Top NCDHHS officials’ presentation underscores need to return K-12 students to classrooms

Officials cite mitigation protocols and low transmission rates

An image from the Strong Schools NC Toolkit is featured in this image.

N.C. Department of Health and Human Services’ Chief Deputy Secretary Susan Gale Perry and State Health Director Dr. Elizabeth Tilson gave updates to the State Board of Education on Feb. 4 with a presentation that underscored the need for K-12 students to return to the classroom.

Earlier this week, Gov. Roy Cooper and NCDHHS Secretary Mandy Cohen said that the state’s guidance had been updated to encourage districts to return all students back to full-time in-person learning.

According to the changes in the Strong Schools Toolkit, K-5 students should return for in-person instruction “five days per week to the fullest extent possible while following all public health protocols in the Toolkit (Plan A).” Middle school through high school should also return to in-person five days a week but should include the “Six Feet Social Distancing (Plan B).”

Perry and Tilson both indicated that transmission in schools was low despite high rates of community transmission when “strong preventive measures are in place.”

“With prevention measures in place, increasing evidence suggests low rates of COVID-19 transmission in primary and secondary school settings even with high rates of community transmission,” the NCDHHS presentation reads.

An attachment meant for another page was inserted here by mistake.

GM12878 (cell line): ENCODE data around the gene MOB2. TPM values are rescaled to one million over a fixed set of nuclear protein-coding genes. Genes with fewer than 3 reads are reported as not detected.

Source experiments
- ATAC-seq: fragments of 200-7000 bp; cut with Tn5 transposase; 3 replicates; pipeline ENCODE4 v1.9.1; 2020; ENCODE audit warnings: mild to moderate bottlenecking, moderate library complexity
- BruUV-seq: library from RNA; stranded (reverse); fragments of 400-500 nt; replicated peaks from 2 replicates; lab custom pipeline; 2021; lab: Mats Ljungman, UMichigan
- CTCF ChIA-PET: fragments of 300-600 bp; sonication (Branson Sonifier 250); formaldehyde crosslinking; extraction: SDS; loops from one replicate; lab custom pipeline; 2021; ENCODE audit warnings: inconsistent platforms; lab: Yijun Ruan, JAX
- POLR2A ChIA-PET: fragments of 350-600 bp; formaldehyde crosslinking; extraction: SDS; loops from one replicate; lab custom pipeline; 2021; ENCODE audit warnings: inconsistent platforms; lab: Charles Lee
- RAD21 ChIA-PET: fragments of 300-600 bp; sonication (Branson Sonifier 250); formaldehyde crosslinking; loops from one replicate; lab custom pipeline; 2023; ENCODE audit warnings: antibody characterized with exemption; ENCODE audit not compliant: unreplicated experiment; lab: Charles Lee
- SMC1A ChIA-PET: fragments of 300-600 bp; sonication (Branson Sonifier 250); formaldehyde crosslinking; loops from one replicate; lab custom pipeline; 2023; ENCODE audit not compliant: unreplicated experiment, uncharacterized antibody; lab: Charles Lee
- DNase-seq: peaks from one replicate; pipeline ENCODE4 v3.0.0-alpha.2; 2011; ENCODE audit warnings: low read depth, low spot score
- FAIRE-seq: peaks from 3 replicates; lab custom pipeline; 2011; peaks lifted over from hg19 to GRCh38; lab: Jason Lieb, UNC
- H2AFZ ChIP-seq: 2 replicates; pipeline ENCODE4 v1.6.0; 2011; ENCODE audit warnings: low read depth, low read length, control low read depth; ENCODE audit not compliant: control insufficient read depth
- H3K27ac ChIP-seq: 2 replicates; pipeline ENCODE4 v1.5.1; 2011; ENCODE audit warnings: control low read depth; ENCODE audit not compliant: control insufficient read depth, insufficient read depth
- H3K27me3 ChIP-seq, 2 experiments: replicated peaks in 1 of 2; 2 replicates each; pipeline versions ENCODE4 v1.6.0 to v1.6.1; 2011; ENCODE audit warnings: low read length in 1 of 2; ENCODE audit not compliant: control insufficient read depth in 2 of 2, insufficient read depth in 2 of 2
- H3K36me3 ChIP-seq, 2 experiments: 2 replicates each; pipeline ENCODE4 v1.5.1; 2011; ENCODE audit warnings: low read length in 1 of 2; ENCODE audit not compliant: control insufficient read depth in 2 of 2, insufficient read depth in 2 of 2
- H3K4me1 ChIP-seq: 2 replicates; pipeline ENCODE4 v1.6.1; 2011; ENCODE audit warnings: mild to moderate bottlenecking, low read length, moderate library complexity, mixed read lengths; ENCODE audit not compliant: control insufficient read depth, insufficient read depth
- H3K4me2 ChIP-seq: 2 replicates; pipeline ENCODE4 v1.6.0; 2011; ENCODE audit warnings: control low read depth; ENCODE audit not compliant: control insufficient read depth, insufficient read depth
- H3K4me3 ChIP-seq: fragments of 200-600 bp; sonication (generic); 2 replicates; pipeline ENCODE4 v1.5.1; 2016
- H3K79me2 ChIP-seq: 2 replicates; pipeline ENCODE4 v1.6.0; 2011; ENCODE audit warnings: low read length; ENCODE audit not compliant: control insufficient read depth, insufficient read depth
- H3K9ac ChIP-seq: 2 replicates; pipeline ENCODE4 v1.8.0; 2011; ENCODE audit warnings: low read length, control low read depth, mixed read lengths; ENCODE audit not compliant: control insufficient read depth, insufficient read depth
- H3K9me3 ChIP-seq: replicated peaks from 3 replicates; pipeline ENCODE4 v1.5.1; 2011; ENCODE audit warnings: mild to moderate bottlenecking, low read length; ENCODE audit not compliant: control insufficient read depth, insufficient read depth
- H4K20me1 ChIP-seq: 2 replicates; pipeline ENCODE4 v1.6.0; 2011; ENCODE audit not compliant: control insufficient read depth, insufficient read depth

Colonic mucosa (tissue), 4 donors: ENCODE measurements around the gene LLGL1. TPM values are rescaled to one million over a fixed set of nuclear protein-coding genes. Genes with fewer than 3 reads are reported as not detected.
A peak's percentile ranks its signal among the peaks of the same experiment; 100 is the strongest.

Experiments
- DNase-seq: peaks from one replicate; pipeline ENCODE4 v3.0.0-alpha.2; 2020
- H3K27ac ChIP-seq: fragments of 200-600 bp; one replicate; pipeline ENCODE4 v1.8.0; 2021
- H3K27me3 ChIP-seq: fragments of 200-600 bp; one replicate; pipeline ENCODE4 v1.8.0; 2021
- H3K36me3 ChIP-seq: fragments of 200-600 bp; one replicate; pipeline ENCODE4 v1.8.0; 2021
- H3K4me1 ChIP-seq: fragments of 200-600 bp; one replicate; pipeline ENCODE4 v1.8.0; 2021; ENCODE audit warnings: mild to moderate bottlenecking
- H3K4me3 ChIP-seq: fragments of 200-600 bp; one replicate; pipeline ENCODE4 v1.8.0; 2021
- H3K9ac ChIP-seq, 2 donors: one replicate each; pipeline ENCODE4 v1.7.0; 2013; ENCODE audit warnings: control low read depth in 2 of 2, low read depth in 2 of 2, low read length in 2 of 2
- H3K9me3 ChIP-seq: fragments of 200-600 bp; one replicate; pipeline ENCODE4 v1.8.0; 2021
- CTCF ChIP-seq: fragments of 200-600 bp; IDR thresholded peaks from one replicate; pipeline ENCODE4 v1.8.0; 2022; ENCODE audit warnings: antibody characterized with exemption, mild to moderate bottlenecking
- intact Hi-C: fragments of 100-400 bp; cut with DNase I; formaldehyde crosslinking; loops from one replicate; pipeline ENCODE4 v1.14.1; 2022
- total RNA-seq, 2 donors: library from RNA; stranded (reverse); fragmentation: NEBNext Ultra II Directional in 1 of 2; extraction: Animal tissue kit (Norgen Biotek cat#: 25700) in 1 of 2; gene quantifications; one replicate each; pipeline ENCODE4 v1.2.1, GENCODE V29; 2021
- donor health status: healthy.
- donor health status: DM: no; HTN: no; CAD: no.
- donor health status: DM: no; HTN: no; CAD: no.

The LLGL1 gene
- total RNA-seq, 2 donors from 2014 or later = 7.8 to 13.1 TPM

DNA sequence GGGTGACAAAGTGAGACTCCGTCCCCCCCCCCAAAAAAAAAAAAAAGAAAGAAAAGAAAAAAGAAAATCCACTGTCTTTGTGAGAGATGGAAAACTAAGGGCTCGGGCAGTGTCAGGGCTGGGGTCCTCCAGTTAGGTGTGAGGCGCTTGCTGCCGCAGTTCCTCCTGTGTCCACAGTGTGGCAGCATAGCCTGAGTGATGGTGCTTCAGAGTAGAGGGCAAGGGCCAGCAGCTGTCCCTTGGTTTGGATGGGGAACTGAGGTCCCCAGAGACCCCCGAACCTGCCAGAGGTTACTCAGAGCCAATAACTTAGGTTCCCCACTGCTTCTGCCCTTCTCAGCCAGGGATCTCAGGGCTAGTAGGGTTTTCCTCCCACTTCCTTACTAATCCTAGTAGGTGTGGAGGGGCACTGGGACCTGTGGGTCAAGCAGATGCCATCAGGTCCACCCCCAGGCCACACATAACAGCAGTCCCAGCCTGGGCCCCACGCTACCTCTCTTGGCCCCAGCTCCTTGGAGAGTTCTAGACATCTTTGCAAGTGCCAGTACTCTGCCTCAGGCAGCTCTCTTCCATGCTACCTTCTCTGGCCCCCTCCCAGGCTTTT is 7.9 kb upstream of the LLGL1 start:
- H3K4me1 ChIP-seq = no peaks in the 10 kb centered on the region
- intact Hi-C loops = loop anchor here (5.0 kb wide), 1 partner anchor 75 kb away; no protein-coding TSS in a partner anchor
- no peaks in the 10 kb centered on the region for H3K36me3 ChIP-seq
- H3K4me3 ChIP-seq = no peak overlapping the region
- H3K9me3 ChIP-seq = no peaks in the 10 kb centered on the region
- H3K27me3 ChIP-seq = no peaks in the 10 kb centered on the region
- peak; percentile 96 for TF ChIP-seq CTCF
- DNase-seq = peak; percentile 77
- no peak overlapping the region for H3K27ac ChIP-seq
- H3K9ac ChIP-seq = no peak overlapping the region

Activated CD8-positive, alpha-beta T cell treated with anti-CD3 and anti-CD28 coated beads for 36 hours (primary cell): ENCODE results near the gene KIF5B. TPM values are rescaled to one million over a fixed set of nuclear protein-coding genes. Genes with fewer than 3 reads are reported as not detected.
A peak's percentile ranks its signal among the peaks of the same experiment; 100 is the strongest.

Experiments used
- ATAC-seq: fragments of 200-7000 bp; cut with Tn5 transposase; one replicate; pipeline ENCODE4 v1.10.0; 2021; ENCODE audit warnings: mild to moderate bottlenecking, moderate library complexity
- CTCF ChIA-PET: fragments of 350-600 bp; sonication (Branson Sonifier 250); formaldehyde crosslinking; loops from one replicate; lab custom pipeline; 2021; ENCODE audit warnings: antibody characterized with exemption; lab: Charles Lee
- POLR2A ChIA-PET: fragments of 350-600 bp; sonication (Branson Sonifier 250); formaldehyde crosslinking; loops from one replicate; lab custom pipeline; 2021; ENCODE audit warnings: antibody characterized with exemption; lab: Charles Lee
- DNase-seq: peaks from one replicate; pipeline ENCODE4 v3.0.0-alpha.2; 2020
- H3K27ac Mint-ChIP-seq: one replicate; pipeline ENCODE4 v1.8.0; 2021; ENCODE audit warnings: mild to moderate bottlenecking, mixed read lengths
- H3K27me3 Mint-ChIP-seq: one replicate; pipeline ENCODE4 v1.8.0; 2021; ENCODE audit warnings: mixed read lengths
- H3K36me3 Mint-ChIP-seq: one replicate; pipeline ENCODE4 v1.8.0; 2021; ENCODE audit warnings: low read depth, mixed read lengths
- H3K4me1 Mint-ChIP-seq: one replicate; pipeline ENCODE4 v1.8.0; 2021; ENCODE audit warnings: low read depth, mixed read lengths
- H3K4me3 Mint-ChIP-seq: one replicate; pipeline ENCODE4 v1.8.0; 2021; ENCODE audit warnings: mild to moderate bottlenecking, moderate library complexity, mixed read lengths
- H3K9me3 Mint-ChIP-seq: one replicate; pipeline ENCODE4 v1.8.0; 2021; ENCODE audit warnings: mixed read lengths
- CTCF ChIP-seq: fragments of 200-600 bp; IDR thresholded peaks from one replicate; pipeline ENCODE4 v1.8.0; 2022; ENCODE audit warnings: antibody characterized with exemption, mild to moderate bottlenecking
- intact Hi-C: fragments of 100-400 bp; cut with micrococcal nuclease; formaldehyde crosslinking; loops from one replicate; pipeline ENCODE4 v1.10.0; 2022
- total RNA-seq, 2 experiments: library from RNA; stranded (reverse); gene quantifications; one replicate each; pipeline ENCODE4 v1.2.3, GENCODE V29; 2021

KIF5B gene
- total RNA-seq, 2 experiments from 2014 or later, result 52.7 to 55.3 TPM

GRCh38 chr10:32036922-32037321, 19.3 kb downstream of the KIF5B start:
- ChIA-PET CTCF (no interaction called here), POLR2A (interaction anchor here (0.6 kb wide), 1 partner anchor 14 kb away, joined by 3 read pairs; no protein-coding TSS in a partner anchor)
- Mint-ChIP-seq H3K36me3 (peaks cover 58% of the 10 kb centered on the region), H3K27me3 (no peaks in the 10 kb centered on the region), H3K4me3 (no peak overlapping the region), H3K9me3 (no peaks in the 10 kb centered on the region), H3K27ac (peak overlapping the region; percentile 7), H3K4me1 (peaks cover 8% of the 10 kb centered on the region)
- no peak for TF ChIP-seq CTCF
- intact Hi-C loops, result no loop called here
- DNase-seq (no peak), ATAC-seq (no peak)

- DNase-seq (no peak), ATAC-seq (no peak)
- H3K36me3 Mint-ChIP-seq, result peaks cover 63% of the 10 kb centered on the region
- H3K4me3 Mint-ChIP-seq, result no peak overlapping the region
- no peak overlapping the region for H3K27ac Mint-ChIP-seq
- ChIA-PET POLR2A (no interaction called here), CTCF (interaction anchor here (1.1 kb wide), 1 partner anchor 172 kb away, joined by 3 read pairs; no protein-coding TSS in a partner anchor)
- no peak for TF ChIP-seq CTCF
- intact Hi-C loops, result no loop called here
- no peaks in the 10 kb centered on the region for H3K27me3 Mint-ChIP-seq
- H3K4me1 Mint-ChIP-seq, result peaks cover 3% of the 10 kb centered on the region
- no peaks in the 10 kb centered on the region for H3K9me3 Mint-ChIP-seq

Tilson highlighted academic loss and mental health harm to children who have been kept in remote instruction. She also detailed examples of ongoing research, including a North Carolina-based study conducted last fall showing no child-to-adult transmission in schools that were open for instruction.

“No one study is perfect, we are learning every day,” Tilson said.

On the topic of vaccinations for school employees and teachers, Perry referred to remarks made by the new director of the CDC.

“There is increasing data to suggest that schools can safely reopen and that safe reopening does not suggest that teachers need to be vaccinated in order to reopen safely. Vaccination of teachers is not a prerequisite for the safe reopening of schools,” CDC Director Rochelle Walensky said on Feb. 3.

Teachers unions nationally have campaigned to keep schools closed and have demanded educators be moved to the front of vaccination groups before agreeing to return to the classroom. In North Carolina, the N.C. Association of Educators (NCAE) made a similar demand. The NCAE is an affiliate of the National Education Association, one of two of the nation’s largest educator unions.

“If Governor Cooper feels so strongly about resuming in-person instruction quickly, then he should support educators and immediately bring the full weight of his office to bear to get all educators vaccinated by the end of this month, just as 25 other states have been able to do,” said NCAE President Tamika Walker Kelly. “In the meantime, we encourage local school boards to continue to make decisions that protect students and educators based on local conditions.”

Kelly and the NCAE also announced they would be conducting a statewide “We Heart Public Schools” tour. Kelly and NCAE Vice President Bryan Proffitt plan to tour the state in an RV over the next five months, hitting “100 counties. 2500+ schools.” Additionally, a flier bills the event as a listening tour that will include music by “DJ Whole Wheat, NCAE swag, giveaways & more!”

About A.P. Dillon 1133 Articles
A.P. Dillon is a North State Journal reporter located near Raleigh, North Carolina. Find her on Twitter: @APDillon_